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Honoring Your Spouse
By Mary Ann Halloran
I will love you and honor you all the days of my life.
I recently attended a big, beautiful wedding! Weddings are such glorious celebrations — so many thoughts and emotions go through you. I was remembering when I spoke those words 44 years ago and wondered just how well I have done on keeping my promise, especially the honoring part.
What does it mean to honor someone?
Honor is a big word. It carries a lot of weight. It means:
to put high value on
It's not unheard of for a group of men or women to sit around and bash their spouses. But dishonoring will break down and kill a marriage. Dishonoring can be in our thoughts, words, and actions.
Honoring your spouse, however, involves speaking highly of them to others.
We need to strive to honor our spouse
Honoring is a gift that we need to protect and strive for all our married lives. I think it is helpful to make a list of qualities you respect or admire about your spouse. (Please don't say there are no good qualities since there must have been something you saw in this person that moved you to marry him or her).
As you make your list, go back over it and thank God for those good qualities. Then thank your spouse. Saying words of thanks to our spouse is life-giving and should be in our daily lives. This is a way of honoring each other. It conveys to each other worth. When we get rid of the negative, we can start seeing the good.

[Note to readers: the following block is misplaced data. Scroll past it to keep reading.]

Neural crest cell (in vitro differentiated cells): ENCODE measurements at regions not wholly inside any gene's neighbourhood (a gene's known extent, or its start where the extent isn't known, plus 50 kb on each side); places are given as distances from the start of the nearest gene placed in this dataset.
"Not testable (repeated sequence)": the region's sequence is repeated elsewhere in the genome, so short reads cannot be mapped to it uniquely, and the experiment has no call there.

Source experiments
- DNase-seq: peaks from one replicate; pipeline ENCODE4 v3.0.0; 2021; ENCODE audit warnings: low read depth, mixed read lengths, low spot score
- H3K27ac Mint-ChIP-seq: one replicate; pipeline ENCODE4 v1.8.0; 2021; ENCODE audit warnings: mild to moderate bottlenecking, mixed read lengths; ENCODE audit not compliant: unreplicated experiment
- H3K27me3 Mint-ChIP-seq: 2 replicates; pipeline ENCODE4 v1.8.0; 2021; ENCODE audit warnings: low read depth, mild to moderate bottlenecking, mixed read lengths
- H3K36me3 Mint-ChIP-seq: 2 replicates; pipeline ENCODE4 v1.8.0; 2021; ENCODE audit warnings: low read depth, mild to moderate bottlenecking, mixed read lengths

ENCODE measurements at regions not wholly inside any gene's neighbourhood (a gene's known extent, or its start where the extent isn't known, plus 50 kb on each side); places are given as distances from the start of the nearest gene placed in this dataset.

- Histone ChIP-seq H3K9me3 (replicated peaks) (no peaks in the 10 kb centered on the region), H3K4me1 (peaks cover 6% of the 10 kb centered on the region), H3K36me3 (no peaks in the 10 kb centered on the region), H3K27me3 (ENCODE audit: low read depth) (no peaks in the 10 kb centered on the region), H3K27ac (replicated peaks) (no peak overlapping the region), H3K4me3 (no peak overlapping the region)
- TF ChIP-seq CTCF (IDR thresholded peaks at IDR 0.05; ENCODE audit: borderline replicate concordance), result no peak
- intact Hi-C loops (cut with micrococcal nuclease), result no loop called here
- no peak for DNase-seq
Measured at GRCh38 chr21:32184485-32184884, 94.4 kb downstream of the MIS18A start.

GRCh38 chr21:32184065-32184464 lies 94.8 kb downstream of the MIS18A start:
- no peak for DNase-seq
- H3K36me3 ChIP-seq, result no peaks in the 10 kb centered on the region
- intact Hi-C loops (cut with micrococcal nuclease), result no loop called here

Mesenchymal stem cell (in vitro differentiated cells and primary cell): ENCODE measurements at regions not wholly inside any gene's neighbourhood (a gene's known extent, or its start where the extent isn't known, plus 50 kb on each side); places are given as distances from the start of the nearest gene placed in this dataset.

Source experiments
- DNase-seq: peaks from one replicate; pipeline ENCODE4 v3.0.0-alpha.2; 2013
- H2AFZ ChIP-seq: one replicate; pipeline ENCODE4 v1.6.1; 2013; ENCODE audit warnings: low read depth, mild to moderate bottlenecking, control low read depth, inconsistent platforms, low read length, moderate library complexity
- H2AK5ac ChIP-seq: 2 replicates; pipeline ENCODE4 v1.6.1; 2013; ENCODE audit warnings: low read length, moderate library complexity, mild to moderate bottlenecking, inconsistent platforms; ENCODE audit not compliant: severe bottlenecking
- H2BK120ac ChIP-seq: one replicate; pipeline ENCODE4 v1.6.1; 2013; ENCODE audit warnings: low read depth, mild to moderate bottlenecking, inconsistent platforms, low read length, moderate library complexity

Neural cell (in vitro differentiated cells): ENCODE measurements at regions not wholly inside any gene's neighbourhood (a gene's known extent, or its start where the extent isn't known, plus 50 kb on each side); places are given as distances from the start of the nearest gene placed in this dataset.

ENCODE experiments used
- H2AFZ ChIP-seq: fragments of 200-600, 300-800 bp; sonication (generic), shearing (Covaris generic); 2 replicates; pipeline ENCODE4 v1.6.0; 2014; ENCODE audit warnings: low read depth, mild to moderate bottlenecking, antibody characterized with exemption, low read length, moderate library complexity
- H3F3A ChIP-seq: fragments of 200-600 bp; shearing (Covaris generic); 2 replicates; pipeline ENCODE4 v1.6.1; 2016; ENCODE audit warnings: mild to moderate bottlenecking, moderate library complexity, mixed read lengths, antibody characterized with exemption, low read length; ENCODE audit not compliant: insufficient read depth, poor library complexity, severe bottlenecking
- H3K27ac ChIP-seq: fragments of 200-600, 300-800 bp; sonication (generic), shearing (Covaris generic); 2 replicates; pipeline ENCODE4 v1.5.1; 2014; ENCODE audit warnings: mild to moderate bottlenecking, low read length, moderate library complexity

There cannot be room in marriage for considering our spouse worthless, treating them with disrespect or disgust. It will drain the joy and life out of your relationship.
We all fail and make mistakes each day. We are human. But that is not what will slowly kill your marriage. Rather, it is the daily resentment, disgust, or devaluing of the other (in other words, the lack of honor) that will do your marriage in if you let it.
Every couple is different but note what makes your spouse happy. What does your spouse find rewarding? Then look for daily ways to please your spouse even when you are not in the mood.
These are good practices that can become good habits which in turn build happy and healthy marriages.
Marriage is a gift
Our culture has programmed many to think marriage isn't worth it, and that it certainly doesn't work until "death do us part." I don't buy that one bit.
Marriage is a gift of God elevated to one of the seven sacraments. It's a wonderful way for us to grow in self-denial and agape love which involves a whole lot more than just emotions. Jesus is always ready to help us and we need to call on him and on the grace of the sacrament.
Personally, marrying Mike is the best thing I ever did. We've had good times and bad times (as the vows say) in our years together. We have grown in self-denial, patience, thanksgiving, etc. We are not perfect, of course, and have made mistakes, but our marriage is a lot richer and deeper now than it was 44 years ago.
Weddings are a good time to renew our own vows and remind us of the promises we made to each other at the altar. Take the time to nurture your marriage with honor, and see if you don't fall in love all over again. God makes all things new!
Honor — How can I honor my spouse today?